Tim Mcllrath of Rise Against.
Older, More Experienced
Against, Alkaline Trio, Thrice
Avenue Armory, Oct. 9
At 26, I am closer than I ever thought I would be to becoming
old. Not that I talk about plot points and loudly clear my
throat during films at the Spectrum, and not that I tuck in
my shirt and hike up my pants far above my belly button. No,
I feel I’m getting old in a much more frightening manner.
Last Thursday night at the Washington Avenue Armory I encountered
bands I did not understand, bands whose allure completely
went over my head. The sad thing is, I was trying to get it.
I was trying with all my will. I’ve never had to try before—even
with things I didn’t love, I could at least understand their
underlying appeal (except for the Mighty Mighty Bosstones).
But when penultimate act Alkaline Trio took the stage, I became
despondent and numb, and not because of their overwhelming
gothness. Alkaline Trio’s staggeringly average pop-punk songs
were painted with gothic flair by two annoyingly dull lead
singers. Songs blended into each other while the two produced
different takes on the clichéd oh-oh-oh-oh goth-punk vocal
The pre-set music featured Joy Division and some old-school
punk selections, giving an old-school goth like myself hope
of finding some connection with the band’s music. But their
own music had none of the emotion, despondency, or rage contained
in the music that seems to have influenced them. It was like
listening to a set of tunes penned by the Hot Topic house
band. (Sample song title: “Calling All Skeletons.”) The most
popular band on the bill, judging from fan response, Alkaline
Trio have a devoted cult following. But then again, so do
Insane Clown Posse.
Thankfully, headliners Rise Against delivered a gimmick and
a message that I could understand perfectly: Rise Against
are the pop-punk generation’s answer to Rage Against the Machine.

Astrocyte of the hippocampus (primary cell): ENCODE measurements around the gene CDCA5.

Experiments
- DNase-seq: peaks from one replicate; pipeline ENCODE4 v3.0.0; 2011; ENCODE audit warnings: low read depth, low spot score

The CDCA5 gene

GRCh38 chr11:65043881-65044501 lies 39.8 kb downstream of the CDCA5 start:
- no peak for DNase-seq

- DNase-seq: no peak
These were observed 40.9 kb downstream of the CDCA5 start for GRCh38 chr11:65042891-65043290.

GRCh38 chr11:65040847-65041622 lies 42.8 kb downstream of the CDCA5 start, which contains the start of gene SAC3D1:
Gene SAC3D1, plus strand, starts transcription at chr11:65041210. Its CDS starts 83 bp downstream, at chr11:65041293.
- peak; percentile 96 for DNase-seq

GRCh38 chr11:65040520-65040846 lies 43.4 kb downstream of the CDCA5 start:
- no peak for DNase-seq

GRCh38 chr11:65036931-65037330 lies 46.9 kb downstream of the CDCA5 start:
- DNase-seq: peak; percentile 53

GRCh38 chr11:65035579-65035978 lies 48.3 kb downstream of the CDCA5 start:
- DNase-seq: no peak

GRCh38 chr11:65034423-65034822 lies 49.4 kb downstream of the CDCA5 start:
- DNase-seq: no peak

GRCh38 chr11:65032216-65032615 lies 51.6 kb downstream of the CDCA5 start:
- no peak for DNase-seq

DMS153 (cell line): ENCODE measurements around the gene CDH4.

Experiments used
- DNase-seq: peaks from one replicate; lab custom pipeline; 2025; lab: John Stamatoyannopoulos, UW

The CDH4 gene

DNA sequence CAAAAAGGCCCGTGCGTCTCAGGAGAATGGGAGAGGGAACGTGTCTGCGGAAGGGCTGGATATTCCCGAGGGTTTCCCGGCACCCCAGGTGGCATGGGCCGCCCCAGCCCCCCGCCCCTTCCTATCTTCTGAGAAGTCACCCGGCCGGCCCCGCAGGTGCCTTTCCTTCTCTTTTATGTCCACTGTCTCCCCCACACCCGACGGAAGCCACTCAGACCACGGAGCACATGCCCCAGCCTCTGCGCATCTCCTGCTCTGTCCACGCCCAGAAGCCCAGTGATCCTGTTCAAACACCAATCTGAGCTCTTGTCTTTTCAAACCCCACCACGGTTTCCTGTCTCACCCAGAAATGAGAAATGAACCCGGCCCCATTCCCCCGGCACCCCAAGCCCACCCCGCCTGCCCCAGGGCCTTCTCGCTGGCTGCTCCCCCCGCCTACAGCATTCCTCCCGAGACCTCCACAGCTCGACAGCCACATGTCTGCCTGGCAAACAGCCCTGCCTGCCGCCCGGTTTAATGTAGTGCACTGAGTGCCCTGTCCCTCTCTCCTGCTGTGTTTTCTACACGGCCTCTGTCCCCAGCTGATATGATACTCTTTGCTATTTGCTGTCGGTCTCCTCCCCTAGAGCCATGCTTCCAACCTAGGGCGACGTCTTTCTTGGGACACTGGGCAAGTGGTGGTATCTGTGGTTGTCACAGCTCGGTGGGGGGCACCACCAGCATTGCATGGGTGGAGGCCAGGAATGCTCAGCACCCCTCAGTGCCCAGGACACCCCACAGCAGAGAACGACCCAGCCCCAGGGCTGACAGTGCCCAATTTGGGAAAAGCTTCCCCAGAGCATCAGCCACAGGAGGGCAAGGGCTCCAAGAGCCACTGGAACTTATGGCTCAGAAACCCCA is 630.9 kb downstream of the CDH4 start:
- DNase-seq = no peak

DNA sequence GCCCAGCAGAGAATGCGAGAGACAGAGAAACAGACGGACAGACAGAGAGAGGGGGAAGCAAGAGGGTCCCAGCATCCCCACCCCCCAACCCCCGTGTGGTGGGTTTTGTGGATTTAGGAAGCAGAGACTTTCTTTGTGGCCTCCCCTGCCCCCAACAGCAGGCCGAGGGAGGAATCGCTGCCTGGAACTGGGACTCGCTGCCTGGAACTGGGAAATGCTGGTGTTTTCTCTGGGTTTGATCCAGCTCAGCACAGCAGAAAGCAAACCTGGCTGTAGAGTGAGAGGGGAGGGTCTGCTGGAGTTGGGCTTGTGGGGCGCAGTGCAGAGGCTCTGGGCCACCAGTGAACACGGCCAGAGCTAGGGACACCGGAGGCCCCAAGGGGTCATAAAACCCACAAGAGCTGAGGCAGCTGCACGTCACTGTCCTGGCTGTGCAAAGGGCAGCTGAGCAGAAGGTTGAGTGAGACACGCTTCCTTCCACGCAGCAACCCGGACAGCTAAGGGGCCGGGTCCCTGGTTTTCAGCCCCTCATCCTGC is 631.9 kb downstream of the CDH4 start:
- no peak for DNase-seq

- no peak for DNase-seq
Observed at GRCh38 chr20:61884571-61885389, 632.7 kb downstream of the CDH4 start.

After a quick romp through crowd favorite “Bring It All,”
lead singer Tim Mcllrath told the crowd that the country has
been going in the wrong direction, and reminded them that
“we are the next generation” and have the opportunity to change
things. Seconds later, Mcllrath had the crowd thrusting their
fists into the air chanting “rise, rise, rise,” as if the
energy and vitality in the room could change things right
then and there.
Mcllrath mentioned between songs that, while at a local coffee
shop earlier in the day, he overheard a local couple discussing
the “angry young kids” hanging out in front of the armory.
But he told the audience at the armory that he didn’t think
they were angry, but instead there to have fun. And that’s
what I was missing all night long: Bands in my day didn’t
have much of that fun thing.
Later, a tall, shirtless, sweaty, longhaired teen made his
way onto the stage and grasped Mcllrath. Mcllrath looked at
him curiously and asked if he knew the lyrics to the next
song so he could sing along. The smiling teen indicated he
did not. In my day any self-respecting lead singer would have
punched the kid in the face for such an insult, or at least
pushed him back into the crowd.
Instead, Mcllrath encouraged the kid to stage-dive when the
It’s not clear anyone got the band’s message—it was too hard
to make it out over the poppy sweet choruses and surprisingly
well-harmonized shouting. Damn, they were catchy . . . and
everyone had fun except for old, bitter me.
The Black Crowes, Howlin Rain
Theatre, Oct. 11
When they first broke onto the nat ional rock-music scene
18 years ago, the Robinson brothers and friends were a welcome
(if vaguely familiar) change from the tarted-up hair-metal
bands and teenybopper acts clogging the airwaves of mainstream
radio and MTV. Sure, their Faces-meets-early-Stones aesthetic
brought them scorn from some quarters as rip-off artists,
but what was commendable about the Black Crowes was their
rocking, back-to-basics formula (along with their inadvertent
boost to the legacy of Otis Redding byway of their still-ubiquitous